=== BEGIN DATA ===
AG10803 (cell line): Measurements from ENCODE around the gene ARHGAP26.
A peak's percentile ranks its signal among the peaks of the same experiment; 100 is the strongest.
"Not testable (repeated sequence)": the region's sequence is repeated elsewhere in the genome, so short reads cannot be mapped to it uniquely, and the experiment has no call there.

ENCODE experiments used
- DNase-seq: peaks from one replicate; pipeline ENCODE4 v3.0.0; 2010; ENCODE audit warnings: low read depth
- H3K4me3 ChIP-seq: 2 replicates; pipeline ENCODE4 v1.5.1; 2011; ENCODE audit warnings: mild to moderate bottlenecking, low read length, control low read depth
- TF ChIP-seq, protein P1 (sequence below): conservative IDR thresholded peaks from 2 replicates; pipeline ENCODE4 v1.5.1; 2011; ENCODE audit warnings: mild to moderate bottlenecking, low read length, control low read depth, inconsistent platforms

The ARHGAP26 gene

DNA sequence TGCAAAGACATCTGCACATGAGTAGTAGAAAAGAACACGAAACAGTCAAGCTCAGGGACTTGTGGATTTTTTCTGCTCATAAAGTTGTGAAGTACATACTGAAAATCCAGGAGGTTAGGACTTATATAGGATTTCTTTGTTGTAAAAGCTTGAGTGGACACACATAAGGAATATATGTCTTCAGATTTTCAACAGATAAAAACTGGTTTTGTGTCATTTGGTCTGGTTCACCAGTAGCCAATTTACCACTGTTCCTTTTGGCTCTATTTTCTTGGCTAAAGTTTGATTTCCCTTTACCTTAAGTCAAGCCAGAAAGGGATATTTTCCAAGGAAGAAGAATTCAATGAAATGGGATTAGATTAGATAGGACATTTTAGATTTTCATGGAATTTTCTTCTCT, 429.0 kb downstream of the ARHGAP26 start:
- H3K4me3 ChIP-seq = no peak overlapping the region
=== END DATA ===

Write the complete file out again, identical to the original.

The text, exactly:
AG10803 (cell line): Measurements from ENCODE around the gene ARHGAP26.
A peak's percentile ranks its signal among the peaks of the same experiment; 100 is the strongest.
"Not testable (repeated sequence)": the region's sequence is repeated elsewhere in the genome, so short reads cannot be mapped to it uniquely, and the experiment has no call there.

ENCODE experiments used
- DNase-seq: peaks from one replicate; pipeline ENCODE4 v3.0.0; 2010; ENCODE audit warnings: low read depth
- H3K4me3 ChIP-seq: 2 replicates; pipeline ENCODE4 v1.5.1; 2011; ENCODE audit warnings: mild to moderate bottlenecking, low read length, control low read depth
- TF ChIP-seq, protein P1 (sequence below): conservative IDR thresholded peaks from 2 replicates; pipeline ENCODE4 v1.5.1; 2011; ENCODE audit warnings: mild to moderate bottlenecking, low read length, control low read depth, inconsistent platforms

The ARHGAP26 gene

DNA sequence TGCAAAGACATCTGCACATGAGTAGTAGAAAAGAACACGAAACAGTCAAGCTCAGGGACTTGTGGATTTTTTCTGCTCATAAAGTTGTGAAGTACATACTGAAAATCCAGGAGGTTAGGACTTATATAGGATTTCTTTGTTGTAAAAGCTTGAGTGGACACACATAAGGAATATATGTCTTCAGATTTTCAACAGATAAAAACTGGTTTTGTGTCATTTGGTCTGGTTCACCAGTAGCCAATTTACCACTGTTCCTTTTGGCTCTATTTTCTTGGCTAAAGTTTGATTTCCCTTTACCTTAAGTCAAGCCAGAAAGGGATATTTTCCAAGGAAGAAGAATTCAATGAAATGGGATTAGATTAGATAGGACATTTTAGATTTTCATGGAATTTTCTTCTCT, 429.0 kb downstream of the ARHGAP26 start:
- H3K4me3 ChIP-seq = no peak overlapping the region